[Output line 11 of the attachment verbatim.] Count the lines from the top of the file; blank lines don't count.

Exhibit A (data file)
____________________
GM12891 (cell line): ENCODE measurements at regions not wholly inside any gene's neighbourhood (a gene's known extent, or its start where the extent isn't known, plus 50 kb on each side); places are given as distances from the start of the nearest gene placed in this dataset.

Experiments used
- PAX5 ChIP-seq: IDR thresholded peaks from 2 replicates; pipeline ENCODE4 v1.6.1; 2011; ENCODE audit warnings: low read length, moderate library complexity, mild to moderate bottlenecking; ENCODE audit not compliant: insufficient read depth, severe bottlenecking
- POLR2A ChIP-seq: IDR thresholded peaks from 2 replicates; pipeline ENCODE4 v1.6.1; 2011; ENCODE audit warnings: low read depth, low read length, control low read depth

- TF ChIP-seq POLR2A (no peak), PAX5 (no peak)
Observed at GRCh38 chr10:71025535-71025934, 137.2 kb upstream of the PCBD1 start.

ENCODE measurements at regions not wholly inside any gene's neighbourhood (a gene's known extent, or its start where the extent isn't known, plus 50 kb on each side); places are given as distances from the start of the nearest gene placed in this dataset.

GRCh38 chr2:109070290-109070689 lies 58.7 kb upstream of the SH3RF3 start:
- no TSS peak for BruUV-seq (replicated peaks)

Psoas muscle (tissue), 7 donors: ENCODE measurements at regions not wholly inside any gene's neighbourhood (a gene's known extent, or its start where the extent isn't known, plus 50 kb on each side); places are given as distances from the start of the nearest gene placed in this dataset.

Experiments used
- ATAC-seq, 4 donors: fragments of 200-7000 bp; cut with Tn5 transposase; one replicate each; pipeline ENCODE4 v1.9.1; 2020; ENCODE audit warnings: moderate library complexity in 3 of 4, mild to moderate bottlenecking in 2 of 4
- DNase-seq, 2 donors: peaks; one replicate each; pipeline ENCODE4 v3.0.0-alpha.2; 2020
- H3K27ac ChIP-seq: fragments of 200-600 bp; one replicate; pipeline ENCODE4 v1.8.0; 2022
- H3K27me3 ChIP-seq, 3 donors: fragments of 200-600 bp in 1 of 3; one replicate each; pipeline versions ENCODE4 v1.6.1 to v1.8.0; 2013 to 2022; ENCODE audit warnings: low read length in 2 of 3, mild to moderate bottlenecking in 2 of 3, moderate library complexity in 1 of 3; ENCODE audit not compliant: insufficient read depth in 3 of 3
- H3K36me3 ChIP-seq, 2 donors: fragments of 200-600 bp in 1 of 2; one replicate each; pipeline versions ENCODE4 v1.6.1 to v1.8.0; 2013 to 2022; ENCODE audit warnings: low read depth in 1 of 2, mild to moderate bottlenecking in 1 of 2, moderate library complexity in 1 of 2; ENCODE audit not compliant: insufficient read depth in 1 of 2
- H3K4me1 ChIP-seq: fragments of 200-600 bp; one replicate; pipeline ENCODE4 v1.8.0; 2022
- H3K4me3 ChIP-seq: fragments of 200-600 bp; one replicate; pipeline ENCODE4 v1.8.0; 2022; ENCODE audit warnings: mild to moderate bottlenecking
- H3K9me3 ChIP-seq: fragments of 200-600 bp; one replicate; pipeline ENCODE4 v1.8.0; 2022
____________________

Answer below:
Experiments used